Tuesday, November 17, 2009

2 Nephi - Chapter 10

I wonder why the name of Christ was not revealed until Jacob.  Apparently it was not found in the Brass Plates of Laban or revealed to Nephi or Lehi.  Perhaps Heavenly Father wants us to notice Jacob as a truly great prophet in the hope that we will pay special attention to his words.  It is also interesting that Jacob becomes the one who here, shares and then interprets the words of Isaiah.  Nephi has indicated that he is able to understand Isaiah's words because he is familiar with the culture of the Jews.  Jacob was born in the wilderness and knew little about Jerusalem, at least first hand.  Clearly he was a good student of his brother, his father and the Spirit, to be qualified to make such interpretations for us.  Perhaps we can learn from Jacob that Isaiah can indeed be understood by we who also are far removed from Jerusalem.

I can't see this specifically mentioned in The Book of Mormon, but is seems to me that when comforting words are given to the Nephites about the eventual restoration of their seed to the knowledge of the truth, it would be a hollow comfort if it only included their far distant posterity.  What about all the ones lost in hell in between their present and the far distant conversion of their children at the hands of the Gentiles?  Surely, they understood that upon the conversion of their descendants in the latter days that those recovered family members would commence the work of redemption for their dead and restore the links of eternity to their entire family.

I have a dear friend who is a Baptist minister.  We were once employed together in a job that required we work together closely.  Both of us were quite anxious about the situation at first.  The reasons are obvious.  What a surprise it was to each of us when we became fast friends.  We discussed religion often.  In an early conversation he asked if I had been born again.  I replied that I had.  You could have knocked him over with a feather.  Upon his recovery from the shock he told me, "You are the first Mormon I ever met who ever mentioned that, let alone claimed it!"

Perhaps many of his Mormon friends didn't claim to be born again because they had not.  Many more, I suspect are just uncomfortable mentioning it.  It seems such a Protestant phrase that we dismiss it along with grace.  The fact is, however, that we must be born again and we must receive grace sufficient to qualify us for our rebirth.  Looking back from that startling conversation, I thought of my rebirth and the sacred gift of grace.  I thought of reading Steven Robinson's book Believing Christ and the paradigm shift that ensued.  I thought of my impossible recovery from addiction.  I thought of the unspeakable blessing it is to have Christ rescue me from the bonds of iniquity.  So, I really appreciate Jacob's admonition when he says:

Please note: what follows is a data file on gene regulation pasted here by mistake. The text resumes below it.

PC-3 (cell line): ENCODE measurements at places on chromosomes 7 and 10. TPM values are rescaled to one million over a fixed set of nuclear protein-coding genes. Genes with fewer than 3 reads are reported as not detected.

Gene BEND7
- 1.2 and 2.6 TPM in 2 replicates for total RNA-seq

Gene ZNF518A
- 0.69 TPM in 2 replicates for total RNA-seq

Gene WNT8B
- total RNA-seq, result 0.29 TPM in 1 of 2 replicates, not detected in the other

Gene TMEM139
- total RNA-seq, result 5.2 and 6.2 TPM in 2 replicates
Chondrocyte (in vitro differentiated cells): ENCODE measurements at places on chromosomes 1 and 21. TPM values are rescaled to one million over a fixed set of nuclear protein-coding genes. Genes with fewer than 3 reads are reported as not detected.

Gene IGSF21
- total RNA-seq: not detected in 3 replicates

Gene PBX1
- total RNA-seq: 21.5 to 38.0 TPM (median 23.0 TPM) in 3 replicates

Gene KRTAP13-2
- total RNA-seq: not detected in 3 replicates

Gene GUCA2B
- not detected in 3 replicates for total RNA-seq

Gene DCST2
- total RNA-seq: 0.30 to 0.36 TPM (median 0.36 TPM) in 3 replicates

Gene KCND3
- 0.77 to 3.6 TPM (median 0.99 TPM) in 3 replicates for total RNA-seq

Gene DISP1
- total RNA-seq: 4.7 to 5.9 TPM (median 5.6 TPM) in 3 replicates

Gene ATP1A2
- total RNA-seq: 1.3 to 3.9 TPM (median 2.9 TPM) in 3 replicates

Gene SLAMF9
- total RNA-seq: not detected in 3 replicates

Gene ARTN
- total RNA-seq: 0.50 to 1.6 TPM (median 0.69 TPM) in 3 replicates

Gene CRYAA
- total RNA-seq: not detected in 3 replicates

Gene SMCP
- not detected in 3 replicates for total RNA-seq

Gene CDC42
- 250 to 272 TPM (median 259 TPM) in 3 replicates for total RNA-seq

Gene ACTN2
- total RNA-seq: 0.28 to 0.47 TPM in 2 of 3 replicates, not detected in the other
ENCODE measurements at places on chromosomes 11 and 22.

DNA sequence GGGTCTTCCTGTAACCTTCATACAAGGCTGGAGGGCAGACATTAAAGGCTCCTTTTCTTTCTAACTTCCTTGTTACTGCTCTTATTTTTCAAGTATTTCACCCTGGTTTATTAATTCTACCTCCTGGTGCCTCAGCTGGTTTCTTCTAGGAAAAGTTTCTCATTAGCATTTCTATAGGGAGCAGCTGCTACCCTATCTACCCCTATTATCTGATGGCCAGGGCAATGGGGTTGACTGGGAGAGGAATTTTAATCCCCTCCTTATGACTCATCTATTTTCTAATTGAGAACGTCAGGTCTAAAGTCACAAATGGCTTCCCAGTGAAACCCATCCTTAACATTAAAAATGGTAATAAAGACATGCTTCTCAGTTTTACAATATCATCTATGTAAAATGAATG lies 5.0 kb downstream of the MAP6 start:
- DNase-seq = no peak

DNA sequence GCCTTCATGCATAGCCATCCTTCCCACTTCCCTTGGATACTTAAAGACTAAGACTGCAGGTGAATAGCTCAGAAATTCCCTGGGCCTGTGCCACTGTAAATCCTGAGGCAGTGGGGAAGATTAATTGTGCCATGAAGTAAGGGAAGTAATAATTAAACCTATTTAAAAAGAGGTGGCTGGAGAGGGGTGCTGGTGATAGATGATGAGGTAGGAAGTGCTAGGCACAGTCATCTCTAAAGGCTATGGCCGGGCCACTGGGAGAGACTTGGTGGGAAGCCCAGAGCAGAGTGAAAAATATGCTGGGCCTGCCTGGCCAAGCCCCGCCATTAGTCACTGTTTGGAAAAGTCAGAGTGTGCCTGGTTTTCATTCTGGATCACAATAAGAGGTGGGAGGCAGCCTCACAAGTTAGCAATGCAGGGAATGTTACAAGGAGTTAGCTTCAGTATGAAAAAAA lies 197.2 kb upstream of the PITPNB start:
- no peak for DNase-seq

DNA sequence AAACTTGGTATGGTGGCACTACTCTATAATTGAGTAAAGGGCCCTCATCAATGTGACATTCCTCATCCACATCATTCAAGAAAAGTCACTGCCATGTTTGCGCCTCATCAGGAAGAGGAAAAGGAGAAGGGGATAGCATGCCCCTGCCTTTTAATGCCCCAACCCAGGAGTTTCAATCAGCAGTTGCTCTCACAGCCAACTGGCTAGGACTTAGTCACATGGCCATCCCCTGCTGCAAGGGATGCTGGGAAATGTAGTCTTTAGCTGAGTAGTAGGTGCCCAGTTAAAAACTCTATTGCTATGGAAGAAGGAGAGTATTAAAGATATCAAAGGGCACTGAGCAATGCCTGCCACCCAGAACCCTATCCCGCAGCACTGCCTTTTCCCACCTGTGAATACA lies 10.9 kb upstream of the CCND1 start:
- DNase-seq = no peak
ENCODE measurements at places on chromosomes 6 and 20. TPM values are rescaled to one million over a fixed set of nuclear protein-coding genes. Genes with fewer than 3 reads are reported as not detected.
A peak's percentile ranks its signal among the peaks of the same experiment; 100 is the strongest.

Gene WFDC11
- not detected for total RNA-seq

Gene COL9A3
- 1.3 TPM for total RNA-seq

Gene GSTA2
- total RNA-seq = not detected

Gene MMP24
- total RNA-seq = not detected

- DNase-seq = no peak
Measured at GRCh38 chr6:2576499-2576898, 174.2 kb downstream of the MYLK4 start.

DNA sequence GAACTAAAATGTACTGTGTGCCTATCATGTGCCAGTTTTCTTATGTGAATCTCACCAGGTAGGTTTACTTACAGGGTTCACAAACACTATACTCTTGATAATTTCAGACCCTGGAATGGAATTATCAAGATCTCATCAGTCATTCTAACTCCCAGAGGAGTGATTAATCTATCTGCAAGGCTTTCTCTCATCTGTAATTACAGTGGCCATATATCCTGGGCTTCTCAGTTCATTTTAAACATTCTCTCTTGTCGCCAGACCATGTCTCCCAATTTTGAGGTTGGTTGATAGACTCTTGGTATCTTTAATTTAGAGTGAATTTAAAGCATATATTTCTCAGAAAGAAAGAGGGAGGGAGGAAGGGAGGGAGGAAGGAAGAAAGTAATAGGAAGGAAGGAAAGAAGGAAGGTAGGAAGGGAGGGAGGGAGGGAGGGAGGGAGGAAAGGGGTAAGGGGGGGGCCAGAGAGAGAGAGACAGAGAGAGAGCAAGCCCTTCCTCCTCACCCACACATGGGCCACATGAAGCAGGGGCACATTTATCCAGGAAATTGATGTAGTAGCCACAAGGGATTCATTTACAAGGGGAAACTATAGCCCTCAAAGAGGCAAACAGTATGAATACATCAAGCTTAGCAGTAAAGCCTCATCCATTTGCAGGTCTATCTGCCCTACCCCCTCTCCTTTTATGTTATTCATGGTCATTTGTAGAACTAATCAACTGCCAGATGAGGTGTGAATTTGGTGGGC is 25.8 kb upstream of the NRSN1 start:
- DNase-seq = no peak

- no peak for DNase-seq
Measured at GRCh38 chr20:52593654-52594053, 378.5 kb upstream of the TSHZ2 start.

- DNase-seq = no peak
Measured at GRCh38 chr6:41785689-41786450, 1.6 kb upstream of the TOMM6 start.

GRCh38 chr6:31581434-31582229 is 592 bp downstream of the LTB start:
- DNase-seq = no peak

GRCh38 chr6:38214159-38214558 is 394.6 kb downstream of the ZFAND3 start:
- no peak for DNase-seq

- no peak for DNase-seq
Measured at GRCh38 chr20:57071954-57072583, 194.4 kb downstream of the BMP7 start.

"Wherefore, my beloved brethren, reconcile yourselves to the will of God, and not to the will of the devil and the flesh; and remember, after ye are reconciled unto God, that it is only in and through the grace of God that ye are saved."

1 comment:

D1Warbler said...

I just did a word search of the Scriptures on lds.org and found that, indeed, Jacob is the first Prophet to mention the name of Christ. The word "Christ" is not found anywhere in the Old Testament, so not only was it not mentioned by the prophets of the Brass Plates, it was not mentioned in any further Jewish Scriptures either.

Interestingly, the lds.org search engine missed 2 Nephi 10 as having the word "Christ" within it. It lists 1 Nephi 11 as the first chapter in the Book of Mormon in which the word "Christ" may be found.

I, too, have no idea why the Lord didn't tell his Prophets that Jesus would be called "Christ." It will be interesting to discover His reasoning some day. Until then, your idea that perhaps it is to let us understand the true stature of the Prophet Jacob is well worth considering.